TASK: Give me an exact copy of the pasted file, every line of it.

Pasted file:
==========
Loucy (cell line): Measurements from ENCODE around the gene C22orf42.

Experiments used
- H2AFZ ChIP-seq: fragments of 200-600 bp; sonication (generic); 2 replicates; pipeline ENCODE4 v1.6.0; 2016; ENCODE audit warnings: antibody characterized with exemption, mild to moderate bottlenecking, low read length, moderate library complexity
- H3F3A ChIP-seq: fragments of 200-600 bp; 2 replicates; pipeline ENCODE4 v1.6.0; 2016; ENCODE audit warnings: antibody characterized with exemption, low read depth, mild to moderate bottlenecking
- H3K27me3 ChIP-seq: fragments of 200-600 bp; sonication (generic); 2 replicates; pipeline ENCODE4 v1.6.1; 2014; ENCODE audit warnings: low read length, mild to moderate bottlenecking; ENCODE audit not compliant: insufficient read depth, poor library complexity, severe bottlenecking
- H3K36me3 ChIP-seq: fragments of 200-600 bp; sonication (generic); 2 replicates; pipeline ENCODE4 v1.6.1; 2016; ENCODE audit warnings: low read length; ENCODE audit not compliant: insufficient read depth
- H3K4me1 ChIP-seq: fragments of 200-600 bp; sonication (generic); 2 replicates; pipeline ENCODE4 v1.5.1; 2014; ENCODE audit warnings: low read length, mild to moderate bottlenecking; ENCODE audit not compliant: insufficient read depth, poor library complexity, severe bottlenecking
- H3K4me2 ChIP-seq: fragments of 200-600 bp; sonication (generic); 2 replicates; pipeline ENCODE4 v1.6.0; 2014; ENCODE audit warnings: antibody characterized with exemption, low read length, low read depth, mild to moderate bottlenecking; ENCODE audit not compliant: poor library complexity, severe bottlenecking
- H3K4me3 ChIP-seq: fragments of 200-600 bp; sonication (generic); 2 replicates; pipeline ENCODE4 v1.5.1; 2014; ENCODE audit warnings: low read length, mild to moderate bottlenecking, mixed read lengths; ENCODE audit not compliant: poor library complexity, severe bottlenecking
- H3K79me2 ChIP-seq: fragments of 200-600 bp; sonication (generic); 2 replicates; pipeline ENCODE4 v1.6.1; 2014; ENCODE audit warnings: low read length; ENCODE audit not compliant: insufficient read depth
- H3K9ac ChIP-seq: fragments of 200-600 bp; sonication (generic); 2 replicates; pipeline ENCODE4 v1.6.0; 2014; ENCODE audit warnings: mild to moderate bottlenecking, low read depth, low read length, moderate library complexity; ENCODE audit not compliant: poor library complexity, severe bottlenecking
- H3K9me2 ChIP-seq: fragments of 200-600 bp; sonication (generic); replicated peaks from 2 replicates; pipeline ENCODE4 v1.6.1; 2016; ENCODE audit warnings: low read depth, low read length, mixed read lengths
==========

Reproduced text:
Loucy (cell line): Measurements from ENCODE around the gene C22orf42.

Experiments used
- H2AFZ ChIP-seq: fragments of 200-600 bp; sonication (generic); 2 replicates; pipeline ENCODE4 v1.6.0; 2016; ENCODE audit warnings: antibody characterized with exemption, mild to moderate bottlenecking, low read length, moderate library complexity
- H3F3A ChIP-seq: fragments of 200-600 bp; 2 replicates; pipeline ENCODE4 v1.6.0; 2016; ENCODE audit warnings: antibody characterized with exemption, low read depth, mild to moderate bottlenecking
- H3K27me3 ChIP-seq: fragments of 200-600 bp; sonication (generic); 2 replicates; pipeline ENCODE4 v1.6.1; 2014; ENCODE audit warnings: low read length, mild to moderate bottlenecking; ENCODE audit not compliant: insufficient read depth, poor library complexity, severe bottlenecking
- H3K36me3 ChIP-seq: fragments of 200-600 bp; sonication (generic); 2 replicates; pipeline ENCODE4 v1.6.1; 2016; ENCODE audit warnings: low read length; ENCODE audit not compliant: insufficient read depth
- H3K4me1 ChIP-seq: fragments of 200-600 bp; sonication (generic); 2 replicates; pipeline ENCODE4 v1.5.1; 2014; ENCODE audit warnings: low read length, mild to moderate bottlenecking; ENCODE audit not compliant: insufficient read depth, poor library complexity, severe bottlenecking
- H3K4me2 ChIP-seq: fragments of 200-600 bp; sonication (generic); 2 replicates; pipeline ENCODE4 v1.6.0; 2014; ENCODE audit warnings: antibody characterized with exemption, low read length, low read depth, mild to moderate bottlenecking; ENCODE audit not compliant: poor library complexity, severe bottlenecking
- H3K4me3 ChIP-seq: fragments of 200-600 bp; sonication (generic); 2 replicates; pipeline ENCODE4 v1.5.1; 2014; ENCODE audit warnings: low read length, mild to moderate bottlenecking, mixed read lengths; ENCODE audit not compliant: poor library complexity, severe bottlenecking
- H3K79me2 ChIP-seq: fragments of 200-600 bp; sonication (generic); 2 replicates; pipeline ENCODE4 v1.6.1; 2014; ENCODE audit warnings: low read length; ENCODE audit not compliant: insufficient read depth
- H3K9ac ChIP-seq: fragments of 200-600 bp; sonication (generic); 2 replicates; pipeline ENCODE4 v1.6.0; 2014; ENCODE audit warnings: mild to moderate bottlenecking, low read depth, low read length, moderate library complexity; ENCODE audit not compliant: poor library complexity, severe bottlenecking
- H3K9me2 ChIP-seq: fragments of 200-600 bp; sonication (generic); replicated peaks from 2 replicates; pipeline ENCODE4 v1.6.1; 2016; ENCODE audit warnings: low read depth, low read length, mixed read lengths